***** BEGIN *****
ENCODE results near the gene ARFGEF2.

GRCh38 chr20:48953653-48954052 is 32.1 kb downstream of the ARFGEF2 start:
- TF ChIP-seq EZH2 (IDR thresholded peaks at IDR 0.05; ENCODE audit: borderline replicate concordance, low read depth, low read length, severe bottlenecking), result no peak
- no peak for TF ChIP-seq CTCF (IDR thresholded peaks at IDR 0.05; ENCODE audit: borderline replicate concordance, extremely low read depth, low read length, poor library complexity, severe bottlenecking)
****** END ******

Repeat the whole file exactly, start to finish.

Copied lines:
ENCODE results near the gene ARFGEF2.

GRCh38 chr20:48953653-48954052 is 32.1 kb downstream of the ARFGEF2 start:
- TF ChIP-seq EZH2 (IDR thresholded peaks at IDR 0.05; ENCODE audit: borderline replicate concordance, low read depth, low read length, severe bottlenecking), result no peak
- no peak for TF ChIP-seq CTCF (IDR thresholded peaks at IDR 0.05; ENCODE audit: borderline replicate concordance, extremely low read depth, low read length, poor library complexity, severe bottlenecking)